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Investment banking and private equity are different fields that work to raise money for investors, but there is a considerable difference between them. Yes, we will bunk all the myths here and evaluate how they are different from each other. If you wish to pursue a career in investment banking or private equity, then these differences will help you plan a long–term career in finance.

Investment banking is all about finding businesses and looking for approaches to raising capital from the capital market. On the contrary, private equity is about searching high–end – net – worth funds and investment opportunities in other businesses. Unfortunately, both come from opposite directions to reach the same destination.

In this blog, we will discover the difference between investment banking and private equity and how these two career paths impact young professionals in a meaningful way.

What is Investment Banking?

Investment banking is an advisory service where bankers work with customers to structure mergers, organize acquisitions, raise funds and plan restructuring processes. Generally, investment banking clients are companies, governments, private entities, and individuals.

The bankers work to impress client businesses using their goodwill as advisory firms and fundraising firms. However, investment bankers will rarely do business with their own money. Instead, they offer consultation to clients about investing money in the right direction.

What is Private Equity?

It is an investment business. In private equity firms, it includes the investors who raise capital from different sources and invest in privately held corporations. Also, these firms will work collectively to purchase a majority shareholding in a publicly traded company so they can delist from the stock exchange. Private equity firms do business with their capital instead of advisory one.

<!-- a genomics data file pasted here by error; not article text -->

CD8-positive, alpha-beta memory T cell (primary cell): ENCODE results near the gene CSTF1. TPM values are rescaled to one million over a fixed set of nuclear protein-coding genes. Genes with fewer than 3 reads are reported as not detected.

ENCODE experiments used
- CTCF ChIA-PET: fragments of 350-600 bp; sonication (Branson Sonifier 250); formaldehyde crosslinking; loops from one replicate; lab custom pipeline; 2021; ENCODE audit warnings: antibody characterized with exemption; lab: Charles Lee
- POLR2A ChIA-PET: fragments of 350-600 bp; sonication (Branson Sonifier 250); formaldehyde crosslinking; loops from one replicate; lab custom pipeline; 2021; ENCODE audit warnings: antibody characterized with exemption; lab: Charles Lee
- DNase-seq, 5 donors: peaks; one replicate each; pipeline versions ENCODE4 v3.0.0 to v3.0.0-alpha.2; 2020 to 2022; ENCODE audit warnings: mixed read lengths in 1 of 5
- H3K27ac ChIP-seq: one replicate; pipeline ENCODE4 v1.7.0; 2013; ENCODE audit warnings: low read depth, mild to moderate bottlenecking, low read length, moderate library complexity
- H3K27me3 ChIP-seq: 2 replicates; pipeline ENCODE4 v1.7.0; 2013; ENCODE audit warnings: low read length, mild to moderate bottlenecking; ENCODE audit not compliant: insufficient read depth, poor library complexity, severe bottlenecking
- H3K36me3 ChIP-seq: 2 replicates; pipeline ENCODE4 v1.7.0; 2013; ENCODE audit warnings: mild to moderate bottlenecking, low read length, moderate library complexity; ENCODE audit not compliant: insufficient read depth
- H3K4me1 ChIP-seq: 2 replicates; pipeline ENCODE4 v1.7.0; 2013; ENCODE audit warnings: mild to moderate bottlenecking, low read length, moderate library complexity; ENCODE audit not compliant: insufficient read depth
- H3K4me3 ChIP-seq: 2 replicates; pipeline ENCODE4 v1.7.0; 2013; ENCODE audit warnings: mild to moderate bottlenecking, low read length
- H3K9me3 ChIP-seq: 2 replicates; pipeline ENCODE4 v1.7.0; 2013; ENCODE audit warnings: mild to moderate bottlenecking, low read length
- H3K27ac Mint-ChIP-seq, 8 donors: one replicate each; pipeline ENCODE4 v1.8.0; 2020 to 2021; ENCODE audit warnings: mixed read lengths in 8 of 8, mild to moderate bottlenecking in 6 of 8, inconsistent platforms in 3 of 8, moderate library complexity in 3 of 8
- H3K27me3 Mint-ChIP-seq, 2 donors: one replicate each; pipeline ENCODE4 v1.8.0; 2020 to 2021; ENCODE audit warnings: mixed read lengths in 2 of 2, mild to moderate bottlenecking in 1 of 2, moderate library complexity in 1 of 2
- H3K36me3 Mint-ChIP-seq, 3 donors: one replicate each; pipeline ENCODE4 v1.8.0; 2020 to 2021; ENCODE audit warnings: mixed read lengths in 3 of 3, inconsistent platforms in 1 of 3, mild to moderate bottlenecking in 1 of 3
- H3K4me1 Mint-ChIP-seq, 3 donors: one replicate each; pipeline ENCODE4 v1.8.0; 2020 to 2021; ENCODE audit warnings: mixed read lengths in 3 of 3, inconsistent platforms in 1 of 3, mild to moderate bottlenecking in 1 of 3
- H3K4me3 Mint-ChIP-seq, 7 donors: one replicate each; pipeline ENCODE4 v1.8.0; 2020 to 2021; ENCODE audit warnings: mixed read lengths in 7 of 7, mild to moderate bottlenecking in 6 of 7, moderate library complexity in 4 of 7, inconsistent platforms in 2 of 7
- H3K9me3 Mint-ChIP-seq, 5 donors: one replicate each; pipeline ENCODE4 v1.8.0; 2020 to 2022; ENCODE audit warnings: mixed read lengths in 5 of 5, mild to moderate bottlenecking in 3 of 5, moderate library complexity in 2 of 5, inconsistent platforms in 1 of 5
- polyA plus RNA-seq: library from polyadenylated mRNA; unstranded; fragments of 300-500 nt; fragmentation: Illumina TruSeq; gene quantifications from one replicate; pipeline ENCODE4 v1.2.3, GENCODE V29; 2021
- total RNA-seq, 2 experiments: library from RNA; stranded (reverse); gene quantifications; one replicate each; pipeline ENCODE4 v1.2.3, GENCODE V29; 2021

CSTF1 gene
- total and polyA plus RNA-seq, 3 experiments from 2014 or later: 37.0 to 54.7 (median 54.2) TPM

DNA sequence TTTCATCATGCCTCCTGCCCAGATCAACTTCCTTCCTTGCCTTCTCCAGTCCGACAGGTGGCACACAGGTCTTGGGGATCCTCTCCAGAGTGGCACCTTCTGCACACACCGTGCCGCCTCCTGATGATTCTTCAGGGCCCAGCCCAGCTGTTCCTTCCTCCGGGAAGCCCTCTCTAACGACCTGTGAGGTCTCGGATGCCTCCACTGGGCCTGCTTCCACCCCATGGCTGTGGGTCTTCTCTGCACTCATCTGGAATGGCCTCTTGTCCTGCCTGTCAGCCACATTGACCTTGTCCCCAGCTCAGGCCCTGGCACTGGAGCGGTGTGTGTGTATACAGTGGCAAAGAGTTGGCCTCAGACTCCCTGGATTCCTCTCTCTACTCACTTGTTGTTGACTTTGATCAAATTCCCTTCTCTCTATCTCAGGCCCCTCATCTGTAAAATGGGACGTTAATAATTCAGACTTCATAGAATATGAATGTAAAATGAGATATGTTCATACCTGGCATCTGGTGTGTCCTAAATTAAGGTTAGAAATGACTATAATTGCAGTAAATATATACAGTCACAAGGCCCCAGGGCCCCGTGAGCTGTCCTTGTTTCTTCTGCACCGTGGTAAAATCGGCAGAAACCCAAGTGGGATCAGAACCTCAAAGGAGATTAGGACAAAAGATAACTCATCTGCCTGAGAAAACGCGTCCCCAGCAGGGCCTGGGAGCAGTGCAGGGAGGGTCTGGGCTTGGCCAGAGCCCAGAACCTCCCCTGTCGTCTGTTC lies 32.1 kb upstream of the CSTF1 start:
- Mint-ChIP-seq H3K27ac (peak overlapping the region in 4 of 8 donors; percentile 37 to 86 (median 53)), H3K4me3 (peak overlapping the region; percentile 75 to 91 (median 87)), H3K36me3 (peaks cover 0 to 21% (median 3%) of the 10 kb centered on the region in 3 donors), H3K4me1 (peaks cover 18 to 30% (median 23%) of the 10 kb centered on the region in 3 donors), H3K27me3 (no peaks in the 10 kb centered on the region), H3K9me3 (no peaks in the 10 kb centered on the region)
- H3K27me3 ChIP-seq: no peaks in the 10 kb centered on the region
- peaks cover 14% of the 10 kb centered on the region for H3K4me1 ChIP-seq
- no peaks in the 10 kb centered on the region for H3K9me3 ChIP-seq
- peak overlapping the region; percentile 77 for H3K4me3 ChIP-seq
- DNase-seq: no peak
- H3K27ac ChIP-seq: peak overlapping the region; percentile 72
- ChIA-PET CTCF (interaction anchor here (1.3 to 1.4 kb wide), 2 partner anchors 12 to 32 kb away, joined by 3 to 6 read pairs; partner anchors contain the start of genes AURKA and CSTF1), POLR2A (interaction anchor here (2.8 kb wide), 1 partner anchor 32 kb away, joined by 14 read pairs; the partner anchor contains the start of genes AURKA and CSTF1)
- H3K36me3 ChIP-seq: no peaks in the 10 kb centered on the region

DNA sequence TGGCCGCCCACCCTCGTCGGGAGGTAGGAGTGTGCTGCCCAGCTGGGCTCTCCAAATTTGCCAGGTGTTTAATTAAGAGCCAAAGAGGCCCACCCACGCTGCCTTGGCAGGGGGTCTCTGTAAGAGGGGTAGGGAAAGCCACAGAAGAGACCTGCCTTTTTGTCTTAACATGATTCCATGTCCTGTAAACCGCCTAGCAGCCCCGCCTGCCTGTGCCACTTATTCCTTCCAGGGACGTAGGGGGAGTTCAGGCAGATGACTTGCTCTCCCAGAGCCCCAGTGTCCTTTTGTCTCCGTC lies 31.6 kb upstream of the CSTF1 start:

Investment Banking Vs. Private Equity  

Let’s have a closer look what the actual difference between the two of them is: 

  1. Work Environment

Investment banks and private equity firms both need hardworking employees for their businesses. But, an investment banking job requires work, and employees are pretty busy. Even the employees spend more time in the office and work on weekends. But this long working pattern creates a strong relationship among employees and develops a professional bond that persists after working hours.

On the other hand, private equity employees also spend more of their time in the office, but the work environment is flexible since they are working in their businesses. A flexible working pattern is expected in the private equity sector.

  1. Industry Difference

Private equity is an investment company, while investment banking is an advisory capital-raising service. An investment bank assists clients in mergers and acquisitions, restructuring, and capital-raising transactions.

Private equity firms are different. They use capital collected from wealthy investors, pension funds, and insurance companies to invest in businesses. Private equity funds make money by convincing capital holders to invest in companies and charging a % for these pools. PE investors are not advisors but investors.

Both business models are interconnected. Investment banks often pitch buyout ideas to PE shops through a group focused on financial sponsors. A full-service investment bank can also finance PE deals.

  1. Exit Opportunities

Both careers are in high demand and recruit only top–tier talent. So there are fewer exit opportunities. However, the financial expertise obtained through investment banking is applied in different fields like asset management, venture capital, private equity, and hedge funds. On the other hand, private equity offers more attractive opportunities and a challenging work environment to break into. So, like investment banking, PR provides various options for asset management, venture capital, hedge funds, and other senior roles in the finance world.